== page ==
Flat Design vs. Skeuomorphism: Pros and Cons

The battle between Flat design and Skeuomorphism rages on. It started in the mid 2000’s when Microsoft brought in flat design with their Metro Design implementation.

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Apple had a major push to change their iOS7 and brought a lot of discussion about flat design in 2013. Apple didn’t completely do away with skeuomorphic icons, but they certainly took a flat design approach.

oldvsnew_iconsAt the moment there is a strong design trend moving away from skeuomorphism and towards flat design. The minimal simplicity of flat design appeals to modern design; however, the elements of skeuomorphism still have their place. First, let’s take a closer look at the two.

Why skeuomorphism?

Skeuomorphism, in a nutshell, is an object or design that derives its aesthetic design cues from the original physical object.

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Here’s a fun interactive infographic by Edward Korcheq.

In the design world, this refers to graphics that emulate or borrow design cues from the physical world, such as a calculator on your phone, or the Safari Compass browser icon. Skeuomorphic design elements are often design elements without functionality.

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Taking closer look at the Safari Browser icon, you can see dropshadows and gradients give it 3-Dimensionality. Elements from an actual compass, like the key ring or the bearings for direction are also present. However, these design elements have nothing to do with the functionality of the icon.

Skeuomorphic design is often found in graphic applications that have functionality, such as cameras or calculators. We have familiarity with these objects from the physical world; so, referencing their physical buttons or the audible “click” when using a phone camera can provide a more intuitive user experience.

The push away from skeuomorphism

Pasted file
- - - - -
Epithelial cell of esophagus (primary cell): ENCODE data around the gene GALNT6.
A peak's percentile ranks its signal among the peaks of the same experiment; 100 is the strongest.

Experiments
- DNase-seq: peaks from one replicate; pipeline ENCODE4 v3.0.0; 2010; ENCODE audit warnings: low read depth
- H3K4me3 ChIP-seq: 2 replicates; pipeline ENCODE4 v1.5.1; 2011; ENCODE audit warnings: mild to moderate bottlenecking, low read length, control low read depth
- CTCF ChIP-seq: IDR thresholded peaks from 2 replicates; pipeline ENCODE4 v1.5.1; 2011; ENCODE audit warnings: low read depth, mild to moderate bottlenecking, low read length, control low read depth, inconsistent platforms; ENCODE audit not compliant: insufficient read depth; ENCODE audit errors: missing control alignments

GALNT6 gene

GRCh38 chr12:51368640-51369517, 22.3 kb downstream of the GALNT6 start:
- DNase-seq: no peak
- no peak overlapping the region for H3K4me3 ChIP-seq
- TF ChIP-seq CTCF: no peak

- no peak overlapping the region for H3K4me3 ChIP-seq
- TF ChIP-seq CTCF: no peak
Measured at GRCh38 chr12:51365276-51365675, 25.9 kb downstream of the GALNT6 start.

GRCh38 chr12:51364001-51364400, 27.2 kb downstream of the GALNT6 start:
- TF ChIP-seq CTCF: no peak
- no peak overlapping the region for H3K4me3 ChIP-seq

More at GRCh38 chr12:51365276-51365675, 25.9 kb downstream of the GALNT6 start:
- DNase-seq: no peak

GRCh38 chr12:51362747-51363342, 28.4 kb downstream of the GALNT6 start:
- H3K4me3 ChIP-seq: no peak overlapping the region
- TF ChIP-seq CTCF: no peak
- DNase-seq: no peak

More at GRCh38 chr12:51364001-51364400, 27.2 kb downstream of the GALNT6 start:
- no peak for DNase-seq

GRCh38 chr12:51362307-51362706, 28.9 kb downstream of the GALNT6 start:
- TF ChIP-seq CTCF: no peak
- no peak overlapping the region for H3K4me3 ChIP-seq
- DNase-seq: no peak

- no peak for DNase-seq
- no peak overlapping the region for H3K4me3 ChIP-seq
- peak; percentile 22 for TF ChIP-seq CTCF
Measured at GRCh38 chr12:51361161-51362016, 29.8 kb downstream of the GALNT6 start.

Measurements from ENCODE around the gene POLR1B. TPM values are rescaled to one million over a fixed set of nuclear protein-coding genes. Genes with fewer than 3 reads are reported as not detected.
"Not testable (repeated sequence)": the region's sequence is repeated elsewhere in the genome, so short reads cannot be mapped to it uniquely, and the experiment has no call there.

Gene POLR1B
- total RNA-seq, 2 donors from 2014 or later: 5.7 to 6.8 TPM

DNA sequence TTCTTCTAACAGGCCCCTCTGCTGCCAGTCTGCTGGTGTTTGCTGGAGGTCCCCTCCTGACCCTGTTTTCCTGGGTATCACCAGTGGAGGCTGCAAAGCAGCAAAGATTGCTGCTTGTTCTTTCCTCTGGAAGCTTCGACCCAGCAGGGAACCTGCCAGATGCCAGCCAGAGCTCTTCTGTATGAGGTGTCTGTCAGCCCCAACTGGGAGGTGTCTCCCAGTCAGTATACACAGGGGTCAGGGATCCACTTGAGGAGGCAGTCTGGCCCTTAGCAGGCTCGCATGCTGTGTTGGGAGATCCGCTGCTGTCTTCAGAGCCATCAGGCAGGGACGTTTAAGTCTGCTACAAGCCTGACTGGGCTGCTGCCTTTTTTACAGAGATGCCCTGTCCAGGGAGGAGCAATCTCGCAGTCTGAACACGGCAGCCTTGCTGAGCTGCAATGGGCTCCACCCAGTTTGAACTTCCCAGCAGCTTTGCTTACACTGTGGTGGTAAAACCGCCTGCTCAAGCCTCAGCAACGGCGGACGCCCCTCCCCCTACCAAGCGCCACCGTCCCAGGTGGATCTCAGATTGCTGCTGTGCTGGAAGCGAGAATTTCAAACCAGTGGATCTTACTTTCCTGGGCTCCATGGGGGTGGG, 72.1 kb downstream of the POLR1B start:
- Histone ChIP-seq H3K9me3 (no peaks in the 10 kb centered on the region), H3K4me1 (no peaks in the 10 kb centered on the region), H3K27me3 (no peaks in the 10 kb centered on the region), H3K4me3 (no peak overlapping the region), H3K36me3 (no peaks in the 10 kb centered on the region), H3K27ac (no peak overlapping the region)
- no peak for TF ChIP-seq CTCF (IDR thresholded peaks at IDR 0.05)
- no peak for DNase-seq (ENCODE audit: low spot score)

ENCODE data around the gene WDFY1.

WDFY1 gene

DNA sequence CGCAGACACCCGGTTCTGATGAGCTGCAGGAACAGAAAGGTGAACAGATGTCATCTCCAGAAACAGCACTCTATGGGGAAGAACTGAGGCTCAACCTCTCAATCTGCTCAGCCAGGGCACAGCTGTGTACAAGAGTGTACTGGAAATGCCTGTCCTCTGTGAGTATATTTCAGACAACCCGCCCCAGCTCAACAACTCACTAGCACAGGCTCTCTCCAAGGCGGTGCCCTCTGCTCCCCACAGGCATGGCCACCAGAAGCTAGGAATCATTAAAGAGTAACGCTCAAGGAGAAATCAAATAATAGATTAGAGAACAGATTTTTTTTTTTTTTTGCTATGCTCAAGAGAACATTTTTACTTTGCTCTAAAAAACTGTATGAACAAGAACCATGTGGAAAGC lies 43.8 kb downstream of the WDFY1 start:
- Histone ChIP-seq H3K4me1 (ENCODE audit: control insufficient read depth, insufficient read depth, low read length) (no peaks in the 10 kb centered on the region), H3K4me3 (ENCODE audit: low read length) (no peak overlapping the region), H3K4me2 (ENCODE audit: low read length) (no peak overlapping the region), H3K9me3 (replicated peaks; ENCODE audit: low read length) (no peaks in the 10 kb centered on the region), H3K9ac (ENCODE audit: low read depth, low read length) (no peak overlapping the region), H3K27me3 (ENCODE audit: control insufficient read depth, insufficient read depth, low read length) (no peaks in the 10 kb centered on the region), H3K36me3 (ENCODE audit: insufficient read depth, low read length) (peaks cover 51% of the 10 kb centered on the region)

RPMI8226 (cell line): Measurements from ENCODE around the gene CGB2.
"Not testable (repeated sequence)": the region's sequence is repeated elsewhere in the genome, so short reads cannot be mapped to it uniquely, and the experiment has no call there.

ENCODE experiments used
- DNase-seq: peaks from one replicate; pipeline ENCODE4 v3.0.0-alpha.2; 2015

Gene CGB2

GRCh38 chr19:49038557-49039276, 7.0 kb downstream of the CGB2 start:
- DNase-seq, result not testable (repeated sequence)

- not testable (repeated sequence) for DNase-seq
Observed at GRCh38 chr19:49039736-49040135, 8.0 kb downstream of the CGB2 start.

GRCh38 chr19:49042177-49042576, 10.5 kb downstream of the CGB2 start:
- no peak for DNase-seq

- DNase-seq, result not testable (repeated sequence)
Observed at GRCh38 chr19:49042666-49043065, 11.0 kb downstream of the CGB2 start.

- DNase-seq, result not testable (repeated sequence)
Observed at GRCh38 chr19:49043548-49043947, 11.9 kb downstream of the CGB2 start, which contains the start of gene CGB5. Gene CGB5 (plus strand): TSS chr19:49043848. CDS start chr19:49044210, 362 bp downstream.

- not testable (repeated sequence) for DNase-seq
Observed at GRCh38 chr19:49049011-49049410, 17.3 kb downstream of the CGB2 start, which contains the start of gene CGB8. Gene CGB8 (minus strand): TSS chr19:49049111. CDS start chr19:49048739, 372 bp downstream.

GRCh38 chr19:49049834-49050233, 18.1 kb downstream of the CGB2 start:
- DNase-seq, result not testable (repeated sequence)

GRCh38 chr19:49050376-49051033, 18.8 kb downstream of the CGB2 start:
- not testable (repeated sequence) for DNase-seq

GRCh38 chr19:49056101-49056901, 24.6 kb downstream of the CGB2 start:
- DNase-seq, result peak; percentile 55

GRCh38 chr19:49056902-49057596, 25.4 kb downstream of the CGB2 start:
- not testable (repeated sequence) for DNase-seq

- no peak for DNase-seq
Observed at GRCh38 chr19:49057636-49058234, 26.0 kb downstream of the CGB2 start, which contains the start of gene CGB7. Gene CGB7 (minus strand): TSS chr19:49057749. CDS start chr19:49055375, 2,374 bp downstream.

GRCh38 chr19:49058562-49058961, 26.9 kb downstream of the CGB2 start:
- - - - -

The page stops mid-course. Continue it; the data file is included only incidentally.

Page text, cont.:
From a graphic design and user stance, these skeuomorphic design elements don’t add much to design, but they provide a sense of realism. However, they cause more visual clutter and take up more space on the screen than standard interface elements. The actual functionality of a product, app or operating system can get lost or muddied in the layers of drop shadows, gradients and the bells and whistles of realism. The graphics can often take longer to render and download.

Why flat design?

Flat design is a philosophy that has been making its way around the design world in the last year. It embraces minimalism, solid colors and fills, and eschews complex gradients, drop shadows and any design elements relating to the past.

Benefits of flat design

Because flat design embraces simplicity, a website or mobile app without all the drop shadows, gradients and beveled edges can provide a much cleaner user experience. Graphics can often load and render faster, without all the extra dropshadows and gradients.

Flat design drives such a minimal aesthetic; design cues become much more important. It forces designers to seriously consider how the hierarchy of objects, color information, and buttons inform the overall user experience.

When a flat design concept works, you get a beautifully designed minimal piece of work that is boldly understated and elegant — one that guides the user effortlessly to the end product.

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Flat design failures

Flat design’s forced simplicity can also be its undoing. Flat design is great for concepts that need minimal visual cues. Designs that previously benefited from a button with a drop shadow will end up having those design cues removed — and that’s fine if the entire design concept is also reconsidered.

However, that doesn’t always happen. And sometimes there is nothing simpler that can quite replace those user-friendly design cues. In this situation, a design that renders them “neatly” hidden may force the user to actually work twice as hard to understand what the design is trying to communicate — jeopardizing the website’s success in conversion.

For example, when I got my new Nexus 5, it took me forever to figure out that the three connected dots were the icon I was meant to use to share on various platforms.

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Flat design & skeuomorphism can have a happy marriage

There are benefits to both flat design and skeuomorphism, and a healthy use of the two can provide a clean and user-friendly experience.

As a design philosophy and process, I like starting with a flat design approach. With so much information on the web today, designers need to highlight and communicate what is most important in a design. That aspect of the design should be bold and clear, and not weighted down with frivolous design elements. Once that part is determined, the hierarchy of the rest of the design can flow and fall into place. At this point, skeuomorphic elements may be added, with consideration, to call specific attention to sections of a design.

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Note the subtle drop shadows behind the text and buttons in the image above. There is also a subtle flat shadow on the devices they are featuring.

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Flat Design and Skeuomorphism will continue to influence each other and both will likely always have their place in the design world.

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